Internal Investigations

In 1657, mathematician Blaise Pascal commented in a letter to his church leaders “I have made this longer than usual because I did not have time to make it shorter.” More than 100 years later, another Frenchman, Napoleon Bonaparte, offered a similar remark to his valet as he prepared to head out for battle. “Dress me slowly,” he said, “I’m in a hurry.” The irony of the quotations makes people smile, but few quibble with their underlying truthfulness. Often, the more in a hurry you are, the more you need to slow down.
Continue Reading Using “Prospective Hindsight” To Identify And Mitigate Risks During A Crisis

In 2012, the Penn State Lions went 8-4 on the field, passing 3,283 yards, rushing 740 yards, and scoring 349 points. This credible performance earned it a respectable 38th ranking out of the 124 schools in the NCAA’s Division I Football Bowl Subdivision. But few will remember Penn State’s athletic performance in 2012. What people will remember instead is that 2012 was the year the University’s Special Investigative Counsel issued its report into the actions of Penn State Coach Gerald Sandusky.
Continue Reading From the Big Easy to the Big Ten, And Beyond: What the Process of Reforming the New Orleans Police Department Can Teach Colleges and Universities

On November 20, 2014, the District Court for the District of Columbia once again ordered Kellogg, Brown and Root (“KBR”) to produce all documents prepared as part of an internal investigation.  The District Court’s decision comes after the D.C. Circuit, in an opinion that was welcome news for in-house counsel, found that the documents prepared during an internal investigation were protected by the attorney-client privilege since one of the “significant purposes” of the communications was to obtain or provide legal advice.  On remand, the District Court nonetheless ordered KBR to produce the documents because it found that, under the doctrine of implied waiver, KBR waived the privilege by placing in dispute what otherwise would have been privileged matters when it represented to the Court that the internal investigation resulted in no evidence of fraud.[1]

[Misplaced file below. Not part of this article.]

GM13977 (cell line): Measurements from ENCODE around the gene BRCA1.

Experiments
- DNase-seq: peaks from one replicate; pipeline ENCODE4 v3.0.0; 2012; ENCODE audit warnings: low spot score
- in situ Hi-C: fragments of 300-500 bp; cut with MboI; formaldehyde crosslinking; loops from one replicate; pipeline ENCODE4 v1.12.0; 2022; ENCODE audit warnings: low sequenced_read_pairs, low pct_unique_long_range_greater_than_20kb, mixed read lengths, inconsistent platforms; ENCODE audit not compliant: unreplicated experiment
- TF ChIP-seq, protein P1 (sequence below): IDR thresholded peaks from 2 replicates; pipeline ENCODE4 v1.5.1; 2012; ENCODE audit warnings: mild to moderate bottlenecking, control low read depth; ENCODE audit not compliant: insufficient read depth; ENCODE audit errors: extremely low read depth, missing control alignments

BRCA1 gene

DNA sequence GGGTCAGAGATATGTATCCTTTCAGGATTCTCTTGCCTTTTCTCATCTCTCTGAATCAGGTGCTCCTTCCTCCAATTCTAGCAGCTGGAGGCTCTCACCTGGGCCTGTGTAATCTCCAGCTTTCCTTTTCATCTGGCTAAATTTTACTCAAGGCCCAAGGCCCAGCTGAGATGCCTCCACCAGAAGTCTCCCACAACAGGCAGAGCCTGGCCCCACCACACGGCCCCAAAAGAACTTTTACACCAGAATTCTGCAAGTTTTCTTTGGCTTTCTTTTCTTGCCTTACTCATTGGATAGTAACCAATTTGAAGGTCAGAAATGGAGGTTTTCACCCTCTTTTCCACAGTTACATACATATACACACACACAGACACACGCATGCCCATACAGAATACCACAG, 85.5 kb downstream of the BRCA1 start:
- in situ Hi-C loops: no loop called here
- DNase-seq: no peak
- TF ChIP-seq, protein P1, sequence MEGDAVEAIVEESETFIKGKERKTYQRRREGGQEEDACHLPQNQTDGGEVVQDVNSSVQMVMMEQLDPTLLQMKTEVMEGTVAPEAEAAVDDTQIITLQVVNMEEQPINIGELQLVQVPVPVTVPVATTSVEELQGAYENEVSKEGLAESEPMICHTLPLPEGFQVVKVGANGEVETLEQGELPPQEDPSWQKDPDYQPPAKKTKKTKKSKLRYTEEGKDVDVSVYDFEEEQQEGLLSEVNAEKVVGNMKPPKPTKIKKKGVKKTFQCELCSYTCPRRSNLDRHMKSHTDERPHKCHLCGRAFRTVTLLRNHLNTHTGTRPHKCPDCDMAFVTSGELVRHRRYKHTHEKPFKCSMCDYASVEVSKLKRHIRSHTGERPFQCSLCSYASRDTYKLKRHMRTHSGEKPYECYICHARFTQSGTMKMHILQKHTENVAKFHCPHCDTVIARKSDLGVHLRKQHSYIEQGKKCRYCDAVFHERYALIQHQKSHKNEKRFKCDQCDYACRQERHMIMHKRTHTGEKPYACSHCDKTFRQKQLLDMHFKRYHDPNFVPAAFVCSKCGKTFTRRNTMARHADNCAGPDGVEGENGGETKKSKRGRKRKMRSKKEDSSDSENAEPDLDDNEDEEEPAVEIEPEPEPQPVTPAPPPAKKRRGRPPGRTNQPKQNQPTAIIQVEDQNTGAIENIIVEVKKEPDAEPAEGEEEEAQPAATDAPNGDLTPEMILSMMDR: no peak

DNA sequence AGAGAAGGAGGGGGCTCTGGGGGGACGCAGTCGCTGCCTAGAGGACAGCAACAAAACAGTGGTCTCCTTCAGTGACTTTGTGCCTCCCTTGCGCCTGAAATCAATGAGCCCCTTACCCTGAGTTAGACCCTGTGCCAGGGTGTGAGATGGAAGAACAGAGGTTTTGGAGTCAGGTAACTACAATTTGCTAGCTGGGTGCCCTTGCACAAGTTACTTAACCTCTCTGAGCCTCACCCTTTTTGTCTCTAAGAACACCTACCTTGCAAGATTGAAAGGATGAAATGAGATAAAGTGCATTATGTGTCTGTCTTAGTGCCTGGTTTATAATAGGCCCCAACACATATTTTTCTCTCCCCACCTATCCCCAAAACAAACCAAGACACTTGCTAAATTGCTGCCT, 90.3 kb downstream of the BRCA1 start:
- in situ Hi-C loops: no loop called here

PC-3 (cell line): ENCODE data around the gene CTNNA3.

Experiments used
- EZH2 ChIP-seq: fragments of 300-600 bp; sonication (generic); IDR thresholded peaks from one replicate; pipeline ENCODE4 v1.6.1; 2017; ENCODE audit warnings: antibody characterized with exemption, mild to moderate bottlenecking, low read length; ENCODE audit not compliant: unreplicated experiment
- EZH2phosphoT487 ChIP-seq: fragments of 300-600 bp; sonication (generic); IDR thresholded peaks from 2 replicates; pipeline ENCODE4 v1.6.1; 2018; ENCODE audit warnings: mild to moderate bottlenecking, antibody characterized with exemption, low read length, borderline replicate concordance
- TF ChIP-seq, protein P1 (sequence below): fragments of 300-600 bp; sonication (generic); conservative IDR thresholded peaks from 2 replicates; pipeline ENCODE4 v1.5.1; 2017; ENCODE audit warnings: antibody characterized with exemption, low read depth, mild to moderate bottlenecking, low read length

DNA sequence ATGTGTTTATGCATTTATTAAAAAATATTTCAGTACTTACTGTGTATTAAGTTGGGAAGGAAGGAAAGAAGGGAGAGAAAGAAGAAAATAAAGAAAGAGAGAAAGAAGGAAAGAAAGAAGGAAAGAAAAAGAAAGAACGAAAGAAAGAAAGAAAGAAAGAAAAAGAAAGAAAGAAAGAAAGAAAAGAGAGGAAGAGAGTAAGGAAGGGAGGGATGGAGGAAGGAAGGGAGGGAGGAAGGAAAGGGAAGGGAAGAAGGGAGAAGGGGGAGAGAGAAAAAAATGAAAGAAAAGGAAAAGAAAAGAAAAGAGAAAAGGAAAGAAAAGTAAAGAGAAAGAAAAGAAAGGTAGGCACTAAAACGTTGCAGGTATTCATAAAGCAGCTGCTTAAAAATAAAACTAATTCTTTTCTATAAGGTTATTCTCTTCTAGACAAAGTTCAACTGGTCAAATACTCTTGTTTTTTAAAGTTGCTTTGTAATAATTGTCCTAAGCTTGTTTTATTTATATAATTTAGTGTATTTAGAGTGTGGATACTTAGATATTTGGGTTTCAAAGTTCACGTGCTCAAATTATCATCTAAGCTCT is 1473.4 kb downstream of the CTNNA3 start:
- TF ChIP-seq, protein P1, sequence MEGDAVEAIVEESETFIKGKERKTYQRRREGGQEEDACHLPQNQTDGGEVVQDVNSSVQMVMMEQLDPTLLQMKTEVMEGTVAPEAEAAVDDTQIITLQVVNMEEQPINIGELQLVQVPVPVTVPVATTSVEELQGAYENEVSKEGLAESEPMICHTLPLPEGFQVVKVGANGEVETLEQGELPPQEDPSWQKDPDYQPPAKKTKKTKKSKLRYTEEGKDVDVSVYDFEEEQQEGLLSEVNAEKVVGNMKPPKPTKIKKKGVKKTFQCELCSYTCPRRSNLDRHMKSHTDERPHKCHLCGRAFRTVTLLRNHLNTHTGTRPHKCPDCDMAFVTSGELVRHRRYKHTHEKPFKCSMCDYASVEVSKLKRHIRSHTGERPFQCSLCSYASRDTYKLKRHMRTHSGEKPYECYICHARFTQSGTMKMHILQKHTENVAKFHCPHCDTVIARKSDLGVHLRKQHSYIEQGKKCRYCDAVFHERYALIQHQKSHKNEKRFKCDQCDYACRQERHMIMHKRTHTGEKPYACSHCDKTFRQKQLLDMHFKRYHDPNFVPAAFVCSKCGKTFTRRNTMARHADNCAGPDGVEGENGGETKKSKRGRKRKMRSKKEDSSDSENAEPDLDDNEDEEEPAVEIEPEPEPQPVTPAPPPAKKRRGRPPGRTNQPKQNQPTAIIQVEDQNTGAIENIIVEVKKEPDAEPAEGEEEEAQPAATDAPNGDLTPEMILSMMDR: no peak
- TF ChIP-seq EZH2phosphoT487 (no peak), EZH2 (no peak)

Continue Reading Implied Waiver of Privilege in Internal Investigations: Barko Court Compels Production of Internal Investigation Documents, Again

In a trio of speeches given at separate events on September 17, 2014, Department of Justice (“DOJ”) officials announced new initiatives and points of emphasis in the Government’s ongoing efforts to hold corporations and corporate officers criminally liable in the aftermath of the 2008 financial crisis.  Among the issues addressed by Assistant Attorney General Leslie Caldwell, Principal Deputy Assistant Attorney General Marshall Miller, and Attorney General Eric Holder were increased coordination between the Civil and Criminal Divisions on qui tam False Claims Act (“FCA”) cases, an emphasis on corporations’ cooperation in prosecuting culpable individuals, and the importance of whistleblowers and cooperating witnesses in the government’s investigations.
Continue Reading Recent Remarks By Officials Reinforce DOJ’s Focus On Criminal Fraud Investigations And Prosecutions Of Culpable Individuals

This article was originally published by Bloomberg Law.

In a much-anticipated decision, the D.C. Circuit clarified the general test for the applicability of the attorney-client privilege in internal investigations. In re Kellogg Brown & Root, Inc., 14-5505, 2014 WL 2895939 (D.C. Cir. June 27, 2014). The court unanimously rejected the district court’s holding that a communication is privileged only if it would not have been made “but for” the purpose of seeking legal advice. Although a few district courts have followed this narrow “but for” test, corporate counsel rightfully feared that other courts would follow suit and narrow the protection generally afforded to internal investigations that are often done to comply with regulatory or business requirements and to seek legal advice. In rejecting the “but for” test, the D.C. Circuit looked to the lessons learned from Upjohn Co. v. United States, 449 U.S. 383, 392 (1981) and broadly held that communications in internal investigations are privileged not only where the single primary purpose of an investigation is to provide legal advice, but also if that is “one of the significant purposes” of the investigation.